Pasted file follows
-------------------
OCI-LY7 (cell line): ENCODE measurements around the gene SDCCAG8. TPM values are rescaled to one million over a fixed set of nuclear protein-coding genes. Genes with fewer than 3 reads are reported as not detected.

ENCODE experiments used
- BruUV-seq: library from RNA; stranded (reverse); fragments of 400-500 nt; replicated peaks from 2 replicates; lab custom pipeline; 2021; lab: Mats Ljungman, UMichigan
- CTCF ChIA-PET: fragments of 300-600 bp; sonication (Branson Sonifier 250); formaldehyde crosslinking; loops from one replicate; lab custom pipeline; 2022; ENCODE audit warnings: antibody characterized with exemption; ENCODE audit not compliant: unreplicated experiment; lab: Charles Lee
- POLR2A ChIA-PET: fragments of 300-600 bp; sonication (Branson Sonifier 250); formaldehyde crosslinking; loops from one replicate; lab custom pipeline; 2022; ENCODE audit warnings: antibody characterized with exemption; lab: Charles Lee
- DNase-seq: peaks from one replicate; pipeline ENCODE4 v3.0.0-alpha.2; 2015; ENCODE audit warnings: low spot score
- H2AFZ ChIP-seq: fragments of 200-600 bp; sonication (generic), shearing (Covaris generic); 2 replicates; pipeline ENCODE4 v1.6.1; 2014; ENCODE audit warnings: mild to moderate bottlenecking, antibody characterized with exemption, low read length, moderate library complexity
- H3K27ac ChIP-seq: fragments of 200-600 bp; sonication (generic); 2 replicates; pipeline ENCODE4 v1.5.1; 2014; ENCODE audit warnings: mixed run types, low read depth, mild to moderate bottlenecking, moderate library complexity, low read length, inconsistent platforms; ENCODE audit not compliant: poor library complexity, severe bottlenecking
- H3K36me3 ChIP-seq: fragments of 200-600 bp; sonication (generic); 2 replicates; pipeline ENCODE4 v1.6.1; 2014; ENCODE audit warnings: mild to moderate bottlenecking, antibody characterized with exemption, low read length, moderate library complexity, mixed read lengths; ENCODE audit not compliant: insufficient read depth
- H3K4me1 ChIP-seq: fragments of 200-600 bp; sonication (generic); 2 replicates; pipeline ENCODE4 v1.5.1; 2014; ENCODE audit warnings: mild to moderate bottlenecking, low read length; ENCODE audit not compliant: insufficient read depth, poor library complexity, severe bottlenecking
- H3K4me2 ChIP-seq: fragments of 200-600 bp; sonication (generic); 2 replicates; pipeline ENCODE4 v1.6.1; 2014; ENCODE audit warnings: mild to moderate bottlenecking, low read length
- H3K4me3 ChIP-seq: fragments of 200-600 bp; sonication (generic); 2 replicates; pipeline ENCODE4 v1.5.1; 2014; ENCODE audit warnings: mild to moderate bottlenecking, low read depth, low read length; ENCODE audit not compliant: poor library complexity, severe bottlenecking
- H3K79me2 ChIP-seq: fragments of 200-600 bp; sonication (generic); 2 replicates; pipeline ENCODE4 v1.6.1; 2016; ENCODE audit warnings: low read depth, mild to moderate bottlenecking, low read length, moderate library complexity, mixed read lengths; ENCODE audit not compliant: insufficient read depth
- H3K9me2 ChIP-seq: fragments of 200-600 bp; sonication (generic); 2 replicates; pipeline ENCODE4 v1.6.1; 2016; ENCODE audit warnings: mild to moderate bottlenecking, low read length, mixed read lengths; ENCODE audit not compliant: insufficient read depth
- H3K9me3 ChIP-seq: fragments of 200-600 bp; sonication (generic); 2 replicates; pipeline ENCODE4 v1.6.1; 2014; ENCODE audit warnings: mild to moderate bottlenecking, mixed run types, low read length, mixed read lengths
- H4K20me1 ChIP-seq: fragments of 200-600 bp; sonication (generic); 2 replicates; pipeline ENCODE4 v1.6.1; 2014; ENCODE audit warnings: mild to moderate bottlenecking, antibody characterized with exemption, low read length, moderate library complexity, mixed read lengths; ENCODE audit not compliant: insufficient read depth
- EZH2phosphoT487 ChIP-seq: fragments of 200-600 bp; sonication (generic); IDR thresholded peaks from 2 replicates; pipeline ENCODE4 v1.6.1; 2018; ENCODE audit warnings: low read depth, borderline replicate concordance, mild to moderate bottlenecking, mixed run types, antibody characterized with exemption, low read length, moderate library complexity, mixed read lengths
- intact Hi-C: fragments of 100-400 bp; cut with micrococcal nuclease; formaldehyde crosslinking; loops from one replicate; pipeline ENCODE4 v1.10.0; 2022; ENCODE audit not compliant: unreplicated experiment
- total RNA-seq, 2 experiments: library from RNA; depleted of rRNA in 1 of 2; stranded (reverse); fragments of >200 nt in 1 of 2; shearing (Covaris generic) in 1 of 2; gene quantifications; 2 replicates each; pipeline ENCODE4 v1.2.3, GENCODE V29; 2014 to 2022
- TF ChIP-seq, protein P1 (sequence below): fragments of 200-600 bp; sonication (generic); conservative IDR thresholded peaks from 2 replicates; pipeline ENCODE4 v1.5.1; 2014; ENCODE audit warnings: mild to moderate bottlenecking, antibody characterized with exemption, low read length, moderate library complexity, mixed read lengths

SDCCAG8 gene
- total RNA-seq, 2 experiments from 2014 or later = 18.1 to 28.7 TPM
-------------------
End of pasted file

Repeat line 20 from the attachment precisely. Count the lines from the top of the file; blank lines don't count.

- TF ChIP-seq, protein P1 (sequence below): fragments of 200-600 bp; sonication (generic); conservative IDR thresholded peaks from 2 replicates; pipeline ENCODE4 v1.5.1; 2014; ENCODE audit warnings: mild to moderate bottlenecking, antibody characterized with exemption, low read length, moderate library complexity, mixed read lengths